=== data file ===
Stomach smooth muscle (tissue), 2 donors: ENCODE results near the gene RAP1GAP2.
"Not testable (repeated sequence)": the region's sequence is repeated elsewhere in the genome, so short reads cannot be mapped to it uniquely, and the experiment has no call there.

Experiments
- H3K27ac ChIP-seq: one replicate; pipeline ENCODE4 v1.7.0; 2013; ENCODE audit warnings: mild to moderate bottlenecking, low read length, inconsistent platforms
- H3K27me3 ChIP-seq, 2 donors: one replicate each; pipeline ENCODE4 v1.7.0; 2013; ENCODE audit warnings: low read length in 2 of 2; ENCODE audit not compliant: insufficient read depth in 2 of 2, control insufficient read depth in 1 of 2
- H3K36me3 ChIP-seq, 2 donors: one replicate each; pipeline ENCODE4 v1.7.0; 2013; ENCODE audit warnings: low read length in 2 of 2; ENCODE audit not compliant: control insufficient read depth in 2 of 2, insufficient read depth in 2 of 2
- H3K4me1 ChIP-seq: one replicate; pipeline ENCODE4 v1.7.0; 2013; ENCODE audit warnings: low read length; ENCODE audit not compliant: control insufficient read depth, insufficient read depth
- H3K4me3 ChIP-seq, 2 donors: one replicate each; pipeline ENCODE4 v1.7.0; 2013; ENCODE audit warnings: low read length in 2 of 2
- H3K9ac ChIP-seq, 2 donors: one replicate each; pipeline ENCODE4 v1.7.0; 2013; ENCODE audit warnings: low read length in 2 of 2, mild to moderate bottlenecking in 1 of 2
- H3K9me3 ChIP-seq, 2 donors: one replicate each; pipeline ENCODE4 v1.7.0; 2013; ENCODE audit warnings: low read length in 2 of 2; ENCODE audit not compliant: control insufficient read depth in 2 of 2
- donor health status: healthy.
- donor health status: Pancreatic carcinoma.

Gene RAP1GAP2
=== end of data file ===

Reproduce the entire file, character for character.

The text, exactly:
Stomach smooth muscle (tissue), 2 donors: ENCODE results near the gene RAP1GAP2.
"Not testable (repeated sequence)": the region's sequence is repeated elsewhere in the genome, so short reads cannot be mapped to it uniquely, and the experiment has no call there.

Experiments
- H3K27ac ChIP-seq: one replicate; pipeline ENCODE4 v1.7.0; 2013; ENCODE audit warnings: mild to moderate bottlenecking, low read length, inconsistent platforms
- H3K27me3 ChIP-seq, 2 donors: one replicate each; pipeline ENCODE4 v1.7.0; 2013; ENCODE audit warnings: low read length in 2 of 2; ENCODE audit not compliant: insufficient read depth in 2 of 2, control insufficient read depth in 1 of 2
- H3K36me3 ChIP-seq, 2 donors: one replicate each; pipeline ENCODE4 v1.7.0; 2013; ENCODE audit warnings: low read length in 2 of 2; ENCODE audit not compliant: control insufficient read depth in 2 of 2, insufficient read depth in 2 of 2
- H3K4me1 ChIP-seq: one replicate; pipeline ENCODE4 v1.7.0; 2013; ENCODE audit warnings: low read length; ENCODE audit not compliant: control insufficient read depth, insufficient read depth
- H3K4me3 ChIP-seq, 2 donors: one replicate each; pipeline ENCODE4 v1.7.0; 2013; ENCODE audit warnings: low read length in 2 of 2
- H3K9ac ChIP-seq, 2 donors: one replicate each; pipeline ENCODE4 v1.7.0; 2013; ENCODE audit warnings: low read length in 2 of 2, mild to moderate bottlenecking in 1 of 2
- H3K9me3 ChIP-seq, 2 donors: one replicate each; pipeline ENCODE4 v1.7.0; 2013; ENCODE audit warnings: low read length in 2 of 2; ENCODE audit not compliant: control insufficient read depth in 2 of 2
- donor health status: healthy.
- donor health status: Pancreatic carcinoma.

Gene RAP1GAP2